Glendale’s unemployment rate saw a marginal decrease from June to July, according to state data, with Los Angeles County’s and California’s rates similarly obstinate.
The local rate fell from a revised 10.7% in June to 10.5% in July, the California Employment Development Department reported in a preliminary estimate. The dip represented a decrease in the number of the city’s unemployed residents from about 11,100 to 10,900, whereas the estimate for employed residents increased from 92,300 to 93,000. Glendale’s labor force also rose from 103,400 to 103,900.
Glendale’s unemployment rate has improved sharply since reaching a pandemic-era high of 21.9% in May 2020. It has fluctuated somewhat this year, however, coming in between 10% and 11%. The city’s pre-pandemic unemployment rate was 4.2%. While Glendale’s rate improved slightly last month, L.A. County’s remained at an estimated 10.2% in July — the same figure it has registered since May. The EDD estimated that more than 521,300 county residents were unemployed.
The county and Glendale rates are not seasonally adjusted — meaning they don’t account for expected shifts in employment such as those that occur when the school year ends. Adjusted, the county rate fell from 10.6% in June to 10.4% in July. While leisure and hospitality jobs — which include restaurant and amusement park positions — continued to see gains, employment at school sites dropped greatly.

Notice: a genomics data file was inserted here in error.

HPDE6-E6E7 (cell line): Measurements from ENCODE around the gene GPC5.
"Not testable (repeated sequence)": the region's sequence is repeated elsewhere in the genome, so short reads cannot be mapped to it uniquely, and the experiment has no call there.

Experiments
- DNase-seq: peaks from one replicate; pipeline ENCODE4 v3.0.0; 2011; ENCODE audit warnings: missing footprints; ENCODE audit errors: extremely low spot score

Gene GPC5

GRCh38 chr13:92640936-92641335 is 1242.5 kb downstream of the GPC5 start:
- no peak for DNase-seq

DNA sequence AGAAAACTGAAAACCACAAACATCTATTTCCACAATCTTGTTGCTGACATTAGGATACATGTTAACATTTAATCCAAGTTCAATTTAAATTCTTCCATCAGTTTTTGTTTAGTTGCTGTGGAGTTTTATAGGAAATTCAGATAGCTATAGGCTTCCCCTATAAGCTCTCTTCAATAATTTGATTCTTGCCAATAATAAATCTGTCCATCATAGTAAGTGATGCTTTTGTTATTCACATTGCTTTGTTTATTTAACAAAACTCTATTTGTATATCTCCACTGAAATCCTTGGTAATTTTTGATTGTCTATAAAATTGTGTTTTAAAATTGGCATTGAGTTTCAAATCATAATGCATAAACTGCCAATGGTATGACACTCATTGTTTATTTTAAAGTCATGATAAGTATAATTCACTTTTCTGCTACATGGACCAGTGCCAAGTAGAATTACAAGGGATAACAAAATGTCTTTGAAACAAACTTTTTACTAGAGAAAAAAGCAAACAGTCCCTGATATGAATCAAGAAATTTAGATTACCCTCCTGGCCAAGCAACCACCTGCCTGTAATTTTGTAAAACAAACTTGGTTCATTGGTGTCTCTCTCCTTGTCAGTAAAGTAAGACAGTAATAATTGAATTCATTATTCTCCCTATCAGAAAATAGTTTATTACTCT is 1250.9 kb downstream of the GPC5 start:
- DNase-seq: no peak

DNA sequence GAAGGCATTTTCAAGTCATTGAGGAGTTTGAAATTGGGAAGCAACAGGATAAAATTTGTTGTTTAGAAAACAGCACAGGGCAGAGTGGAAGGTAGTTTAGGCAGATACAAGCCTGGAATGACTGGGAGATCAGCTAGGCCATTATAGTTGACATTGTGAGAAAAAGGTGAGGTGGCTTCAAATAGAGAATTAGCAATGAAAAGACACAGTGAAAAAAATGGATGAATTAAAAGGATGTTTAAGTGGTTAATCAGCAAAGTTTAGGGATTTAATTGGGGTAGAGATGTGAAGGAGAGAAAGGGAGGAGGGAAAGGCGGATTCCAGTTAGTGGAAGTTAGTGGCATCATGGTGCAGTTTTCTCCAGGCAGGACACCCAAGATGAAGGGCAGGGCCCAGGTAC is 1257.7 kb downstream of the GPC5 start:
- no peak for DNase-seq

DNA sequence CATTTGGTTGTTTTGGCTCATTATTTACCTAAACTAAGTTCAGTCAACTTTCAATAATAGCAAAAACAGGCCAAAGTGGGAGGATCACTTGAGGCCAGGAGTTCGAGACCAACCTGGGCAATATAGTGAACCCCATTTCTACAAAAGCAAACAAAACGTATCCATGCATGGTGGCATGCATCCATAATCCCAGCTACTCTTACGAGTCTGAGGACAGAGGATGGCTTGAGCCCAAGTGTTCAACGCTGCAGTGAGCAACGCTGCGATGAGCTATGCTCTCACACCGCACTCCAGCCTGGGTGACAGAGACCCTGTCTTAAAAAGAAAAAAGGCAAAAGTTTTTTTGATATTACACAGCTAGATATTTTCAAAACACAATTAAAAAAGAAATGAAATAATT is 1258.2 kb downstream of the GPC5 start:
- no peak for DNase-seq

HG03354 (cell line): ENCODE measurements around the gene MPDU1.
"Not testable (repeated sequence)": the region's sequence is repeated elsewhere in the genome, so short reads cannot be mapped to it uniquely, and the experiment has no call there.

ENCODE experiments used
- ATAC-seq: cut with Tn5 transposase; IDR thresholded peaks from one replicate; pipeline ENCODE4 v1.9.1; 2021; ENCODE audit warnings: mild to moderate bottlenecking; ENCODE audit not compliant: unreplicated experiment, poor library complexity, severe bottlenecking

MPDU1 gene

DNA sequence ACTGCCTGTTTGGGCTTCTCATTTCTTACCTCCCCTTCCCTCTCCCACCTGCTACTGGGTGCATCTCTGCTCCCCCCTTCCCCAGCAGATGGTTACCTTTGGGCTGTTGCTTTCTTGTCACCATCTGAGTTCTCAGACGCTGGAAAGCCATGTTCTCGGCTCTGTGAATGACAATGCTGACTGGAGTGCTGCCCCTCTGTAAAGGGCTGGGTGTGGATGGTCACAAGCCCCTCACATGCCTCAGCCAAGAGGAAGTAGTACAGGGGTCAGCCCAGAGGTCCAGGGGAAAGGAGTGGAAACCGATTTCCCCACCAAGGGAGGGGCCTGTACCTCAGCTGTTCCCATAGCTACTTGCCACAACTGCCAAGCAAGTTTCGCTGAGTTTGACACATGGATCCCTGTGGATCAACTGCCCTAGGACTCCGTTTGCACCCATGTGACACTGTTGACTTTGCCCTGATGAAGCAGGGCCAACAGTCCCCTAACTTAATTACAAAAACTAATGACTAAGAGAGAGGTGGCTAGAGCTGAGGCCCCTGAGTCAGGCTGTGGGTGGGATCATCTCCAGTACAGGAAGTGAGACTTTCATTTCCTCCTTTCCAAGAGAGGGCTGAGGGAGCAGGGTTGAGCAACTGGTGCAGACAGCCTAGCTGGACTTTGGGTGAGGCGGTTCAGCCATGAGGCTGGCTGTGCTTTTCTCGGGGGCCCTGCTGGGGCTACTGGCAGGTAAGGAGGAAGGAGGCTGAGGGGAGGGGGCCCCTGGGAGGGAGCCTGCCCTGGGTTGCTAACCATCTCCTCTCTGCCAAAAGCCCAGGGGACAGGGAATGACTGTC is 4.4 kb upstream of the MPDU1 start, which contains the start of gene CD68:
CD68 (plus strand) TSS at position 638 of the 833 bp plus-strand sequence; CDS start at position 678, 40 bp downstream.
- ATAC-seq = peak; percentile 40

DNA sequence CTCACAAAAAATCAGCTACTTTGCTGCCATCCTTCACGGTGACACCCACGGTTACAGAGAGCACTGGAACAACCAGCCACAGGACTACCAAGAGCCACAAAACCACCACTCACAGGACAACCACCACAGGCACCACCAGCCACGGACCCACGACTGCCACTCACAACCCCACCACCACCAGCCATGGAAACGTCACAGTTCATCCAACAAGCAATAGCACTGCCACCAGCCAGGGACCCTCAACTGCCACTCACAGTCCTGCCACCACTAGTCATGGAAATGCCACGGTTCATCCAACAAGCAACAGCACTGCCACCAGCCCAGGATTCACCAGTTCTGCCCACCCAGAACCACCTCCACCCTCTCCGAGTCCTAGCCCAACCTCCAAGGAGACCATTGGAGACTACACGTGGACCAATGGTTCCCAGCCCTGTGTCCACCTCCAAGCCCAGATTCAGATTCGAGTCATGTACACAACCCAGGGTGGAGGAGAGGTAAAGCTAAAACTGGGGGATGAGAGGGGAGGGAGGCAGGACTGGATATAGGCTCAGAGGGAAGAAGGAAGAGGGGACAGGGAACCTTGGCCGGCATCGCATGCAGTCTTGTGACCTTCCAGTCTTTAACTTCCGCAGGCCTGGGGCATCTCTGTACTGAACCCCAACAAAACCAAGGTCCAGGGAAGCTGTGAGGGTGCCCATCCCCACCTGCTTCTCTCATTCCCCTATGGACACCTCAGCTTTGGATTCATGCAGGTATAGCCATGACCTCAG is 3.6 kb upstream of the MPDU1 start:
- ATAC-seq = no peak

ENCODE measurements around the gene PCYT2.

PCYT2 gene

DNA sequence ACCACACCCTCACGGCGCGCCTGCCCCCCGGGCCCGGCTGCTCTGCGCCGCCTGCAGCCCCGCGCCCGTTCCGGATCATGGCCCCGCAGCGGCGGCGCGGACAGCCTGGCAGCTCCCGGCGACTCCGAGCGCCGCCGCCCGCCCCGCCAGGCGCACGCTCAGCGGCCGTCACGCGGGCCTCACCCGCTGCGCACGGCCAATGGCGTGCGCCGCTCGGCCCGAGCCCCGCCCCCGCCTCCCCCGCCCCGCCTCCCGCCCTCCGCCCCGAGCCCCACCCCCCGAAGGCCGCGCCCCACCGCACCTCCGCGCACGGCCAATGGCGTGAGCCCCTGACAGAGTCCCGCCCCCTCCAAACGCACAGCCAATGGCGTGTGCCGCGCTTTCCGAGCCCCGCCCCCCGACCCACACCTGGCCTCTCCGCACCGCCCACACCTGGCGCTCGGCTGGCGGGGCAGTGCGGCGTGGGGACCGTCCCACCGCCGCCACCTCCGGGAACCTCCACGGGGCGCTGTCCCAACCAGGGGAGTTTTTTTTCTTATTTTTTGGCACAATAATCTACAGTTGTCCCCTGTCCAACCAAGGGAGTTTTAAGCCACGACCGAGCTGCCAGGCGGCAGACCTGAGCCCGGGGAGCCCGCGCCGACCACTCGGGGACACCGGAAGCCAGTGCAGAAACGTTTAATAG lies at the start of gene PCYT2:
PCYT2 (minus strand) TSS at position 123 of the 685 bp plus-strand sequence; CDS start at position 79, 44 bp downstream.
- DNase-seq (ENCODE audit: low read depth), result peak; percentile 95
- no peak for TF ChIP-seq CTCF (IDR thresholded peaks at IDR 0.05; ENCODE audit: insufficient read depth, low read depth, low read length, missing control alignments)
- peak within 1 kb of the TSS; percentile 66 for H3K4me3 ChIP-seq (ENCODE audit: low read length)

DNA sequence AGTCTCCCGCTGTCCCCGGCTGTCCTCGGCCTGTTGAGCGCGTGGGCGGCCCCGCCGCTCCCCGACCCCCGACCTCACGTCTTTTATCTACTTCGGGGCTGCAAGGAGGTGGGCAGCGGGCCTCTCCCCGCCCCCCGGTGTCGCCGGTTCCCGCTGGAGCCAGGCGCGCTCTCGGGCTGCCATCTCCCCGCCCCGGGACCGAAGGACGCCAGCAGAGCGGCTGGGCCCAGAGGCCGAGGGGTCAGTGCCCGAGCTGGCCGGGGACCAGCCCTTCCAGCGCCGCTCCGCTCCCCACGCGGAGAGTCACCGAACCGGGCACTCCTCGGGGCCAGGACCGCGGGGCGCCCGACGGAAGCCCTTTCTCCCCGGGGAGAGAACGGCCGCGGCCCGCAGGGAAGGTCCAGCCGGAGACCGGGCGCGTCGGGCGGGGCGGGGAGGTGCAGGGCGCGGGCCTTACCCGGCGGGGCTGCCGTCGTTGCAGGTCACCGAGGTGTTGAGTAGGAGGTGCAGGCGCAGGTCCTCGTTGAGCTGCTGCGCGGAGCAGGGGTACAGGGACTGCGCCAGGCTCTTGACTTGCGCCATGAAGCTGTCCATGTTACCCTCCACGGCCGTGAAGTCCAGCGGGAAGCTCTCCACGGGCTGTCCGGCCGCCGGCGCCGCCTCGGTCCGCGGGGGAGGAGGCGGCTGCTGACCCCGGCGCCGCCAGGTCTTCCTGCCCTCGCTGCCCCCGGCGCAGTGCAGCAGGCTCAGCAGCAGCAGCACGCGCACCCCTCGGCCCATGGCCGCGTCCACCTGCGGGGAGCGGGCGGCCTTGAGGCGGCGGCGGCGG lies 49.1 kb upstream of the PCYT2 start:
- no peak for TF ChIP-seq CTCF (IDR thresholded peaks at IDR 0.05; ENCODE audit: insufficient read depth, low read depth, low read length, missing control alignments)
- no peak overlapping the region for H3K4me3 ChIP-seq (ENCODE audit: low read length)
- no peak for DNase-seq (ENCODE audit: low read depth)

California’s joblessness rate also changed little over that period, remaining flat at 7.6% when seasonally adjusted and decreasing from 8% to 7.9% when not. Still, Gov. Gavin Newsom — California’s Democratic leader who is facing a recall election next month — depicted the report in a positive light, saying that the state had regained more than 58% of the jobs it had lost in March and April 2020 due to the pandemic.
“California continues to lead the nation’s economic recovery, adding 114,400 new jobs in July — more new jobs than any other state, and the fourth time this year of six-figure job gains,” Newsom said in a statement. “We’ll continue to lead with the science and data, prioritizing vaccinations and supporting those workers and small businesses hit hardest by this pandemic, to create the conditions for a robust economic recovery.”
California’s unemployment remains notably higher than the overall country’s figure. The national seasonally adjusted unemployment rate was 5.4% in July, down from 5.9% in June.
The state joblessness rate’s elevation above the national rate remains even as the $300 federal enhancement for unemployment benefits is expected to expire after Sept. 6, meaning the last week California workers could receive the aid would end on Sept. 4.
In an open letter, Treasury Secretary Janet Yellen and Labor Secretary Martin Walsh said last week that President Joe Biden plans to allow the benefit enhancement to expire. But they added that states can use their federal funding from the American Rescue Plan relief package to continue offering additional aid for unemployed workers.
“We still have more work to do, but the trend is clear: Thanks to the grit and ingenuity of the American people and with the federal government executing on a plan to bring our economy back, our nation is getting back to work,” the letter read in part. “As President Biden has said, the [unemployment benefits] boost was always intended to be temporary and it is appropriate for that benefit boost to expire.”